Bachelor of Science in Information Technology

The objective of the Bachelor of Science in Information Technology program is to help you prepare for career advancement in the information technology (IT) field by providing the technical knowledge, and communication, critical thinking, and creative skills relevant to the modern workplace. The degree program is designed to help you develop a working knowledge of IT concepts, tools, and methods as well as the leading-edge technologies needed to design information systems. 

In addition, courses teach you how to apply technical competencies to solve business problems. Whether your immediate educational goals are satisfied by the completion of a bachelor's degree or you are planning to pursue study in the information technology field beyond the baccalaureate level, this degree program may be for you.

Kaplan University's Bachelor of Science in Information Technology is accredited by the Computing Accreditation Commission (CAC) of ABET, www.abet.org.

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Program Highlights

The following program educational objectives are approved by information technology faculty and the Advisory Board:

  • Our graduates will be able to evaluate and apply current IT best practices when solving real world problems in complex IT environments
  • Our graduates will be able to demonstrate their ability to work within diverse teams, and to use effective written and oral communication skills when analyzing and designing IT solutions
  • Our graduates will be able to assess the impact of information technology on business processes and apply effective and ethically sound solutions locally and globally. 

Program Outcomes

  • Technology Skills: Apply current technical tools and methodologies to solve problems.
  • Client Specifications: Analyze users' technical issues.
  • System Specifications: Design information systems.
  • Technology Analysis: Evaluate IT trends, practices, and products.
  • Business Analysis: Evaluate the potential impact of information systems and technology on business processes.
  • Project Management: Apply project management practices, tools, and methods.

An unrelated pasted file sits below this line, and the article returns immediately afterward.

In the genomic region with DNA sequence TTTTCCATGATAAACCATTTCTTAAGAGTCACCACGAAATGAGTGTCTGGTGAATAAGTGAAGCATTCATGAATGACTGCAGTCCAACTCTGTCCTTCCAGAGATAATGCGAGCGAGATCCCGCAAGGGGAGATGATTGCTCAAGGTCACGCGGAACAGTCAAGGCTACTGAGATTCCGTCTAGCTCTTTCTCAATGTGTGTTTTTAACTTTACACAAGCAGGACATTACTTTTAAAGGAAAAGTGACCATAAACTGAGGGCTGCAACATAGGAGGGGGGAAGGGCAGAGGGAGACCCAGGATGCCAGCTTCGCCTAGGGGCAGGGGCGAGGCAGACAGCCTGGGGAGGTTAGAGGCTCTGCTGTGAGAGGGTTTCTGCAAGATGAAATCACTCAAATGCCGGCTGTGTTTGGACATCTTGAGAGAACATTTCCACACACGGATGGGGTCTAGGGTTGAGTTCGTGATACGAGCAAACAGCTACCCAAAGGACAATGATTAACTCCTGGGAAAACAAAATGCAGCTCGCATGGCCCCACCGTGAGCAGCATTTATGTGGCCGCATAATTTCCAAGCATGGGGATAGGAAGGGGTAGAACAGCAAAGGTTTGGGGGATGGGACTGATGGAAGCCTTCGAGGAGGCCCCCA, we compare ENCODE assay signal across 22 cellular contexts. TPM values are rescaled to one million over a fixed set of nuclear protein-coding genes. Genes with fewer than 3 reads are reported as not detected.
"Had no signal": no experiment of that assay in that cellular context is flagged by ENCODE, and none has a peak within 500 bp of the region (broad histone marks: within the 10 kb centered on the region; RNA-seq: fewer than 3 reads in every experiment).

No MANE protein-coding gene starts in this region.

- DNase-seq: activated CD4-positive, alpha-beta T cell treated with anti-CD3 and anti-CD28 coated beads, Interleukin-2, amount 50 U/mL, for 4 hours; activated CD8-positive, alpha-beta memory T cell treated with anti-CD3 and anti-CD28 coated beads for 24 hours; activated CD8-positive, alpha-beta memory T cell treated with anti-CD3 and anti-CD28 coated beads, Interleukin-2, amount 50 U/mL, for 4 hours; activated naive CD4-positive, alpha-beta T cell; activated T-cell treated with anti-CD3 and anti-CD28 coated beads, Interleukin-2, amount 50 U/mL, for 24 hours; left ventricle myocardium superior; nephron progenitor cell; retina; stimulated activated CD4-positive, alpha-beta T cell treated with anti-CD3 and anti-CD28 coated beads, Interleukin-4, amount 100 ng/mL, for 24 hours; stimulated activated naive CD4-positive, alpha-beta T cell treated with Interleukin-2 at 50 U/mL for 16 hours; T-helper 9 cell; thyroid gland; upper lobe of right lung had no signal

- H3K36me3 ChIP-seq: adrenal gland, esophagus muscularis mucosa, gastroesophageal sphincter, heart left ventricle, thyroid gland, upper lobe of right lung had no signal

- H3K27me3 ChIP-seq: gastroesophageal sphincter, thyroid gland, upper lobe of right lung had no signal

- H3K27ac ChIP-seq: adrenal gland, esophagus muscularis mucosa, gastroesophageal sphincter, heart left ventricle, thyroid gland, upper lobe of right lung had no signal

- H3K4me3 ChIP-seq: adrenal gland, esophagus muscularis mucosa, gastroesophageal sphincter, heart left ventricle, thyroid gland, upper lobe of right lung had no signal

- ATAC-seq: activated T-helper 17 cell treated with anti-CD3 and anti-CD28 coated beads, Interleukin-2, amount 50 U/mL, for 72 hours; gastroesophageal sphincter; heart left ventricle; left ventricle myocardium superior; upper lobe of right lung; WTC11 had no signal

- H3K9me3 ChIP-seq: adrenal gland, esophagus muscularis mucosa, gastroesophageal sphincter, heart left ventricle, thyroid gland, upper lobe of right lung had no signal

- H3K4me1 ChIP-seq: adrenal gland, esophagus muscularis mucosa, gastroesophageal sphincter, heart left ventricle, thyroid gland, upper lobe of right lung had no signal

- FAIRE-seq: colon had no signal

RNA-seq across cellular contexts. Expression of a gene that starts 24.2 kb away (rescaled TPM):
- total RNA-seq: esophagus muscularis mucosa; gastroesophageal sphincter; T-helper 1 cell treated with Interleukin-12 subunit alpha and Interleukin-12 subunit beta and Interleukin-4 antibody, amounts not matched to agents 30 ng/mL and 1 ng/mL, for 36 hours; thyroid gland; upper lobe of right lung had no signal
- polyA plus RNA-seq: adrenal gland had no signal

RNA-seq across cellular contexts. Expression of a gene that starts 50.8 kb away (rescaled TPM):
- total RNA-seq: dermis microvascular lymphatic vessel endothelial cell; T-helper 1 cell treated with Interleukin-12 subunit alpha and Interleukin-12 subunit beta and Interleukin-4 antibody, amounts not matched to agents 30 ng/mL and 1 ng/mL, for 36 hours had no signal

• Professional Development: Recognize the ethical considerations for IT professionals locally and globally as they develop in their careers.

Each term students are assessed on their mastery of the course outcomes which measure the skills, knowledge, abilities and behaviors employers expect. A summary of these assessments can be found here.

To access recent enrollment and graduation rate data for this program click here.

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Concentrations

When you enroll in the Bachelor of Science in Information Technology, you can choose to pursue a concentration, which is a grouping of courses designed to prepare you with specialized knowledge and skills in a specific field. Concentrations allow you to personalize your education by focusing your elective choices on an area of study that best fits your desired career path.

Choose from:

  • Information Security and Assurance
  • IT Management
  • Network Administration
  • Programming and Software Development
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Accelerated Master’s Degree Option

Interested in continuing on to pursue a graduate degree? Earning a minimum course grade in select bachelor's degree courses can gain you entry into a shortened version of Kaplan University's master’s degree in information technology or cybersecurity managementComplete both your bachelor’s degree and master’s degree in less time and at a lower cost than completing both programs separately. For details and eligibility requirements, speak to an Education Advisor upon enrollment in this bachelor’s degree program.

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Higher Education at the Highest Standards

Kaplan University is accredited by The Higher Learning Commission (HLC) and committed to the highest standards. Our specific programs hold additional industry-relevant approvals and accreditations.

What are the Career Opportunities?

This degree program could help you pursue careers in database management, network administration, programming, website development, and information security. Our programs are designed to prepare you with the integrated design and technology background to work in many industries, including consulting. You can focus on an area of study that best fits your career and educational goals.

How Do I Get Started?

Kaplan University offers multiple start dates, giving you greater flexibility with your education, life, and work schedules. Certain start dates may not be available at all ground locations; speak with an advisor for additional information.

18

Oct

Online and Campus Start Date

October 18, 2017

08

Nov

Online and Campus Start Date

November 08, 2017

06

Dec

Online and Campus Start Date

December 06, 2017

03

Jan

Online and Campus Start Date

January 03, 2018

31

Jan

Online and Campus Start Date

January 31, 2018

28

Feb

Online and Campus Start Date

February 28, 2018

21

Mar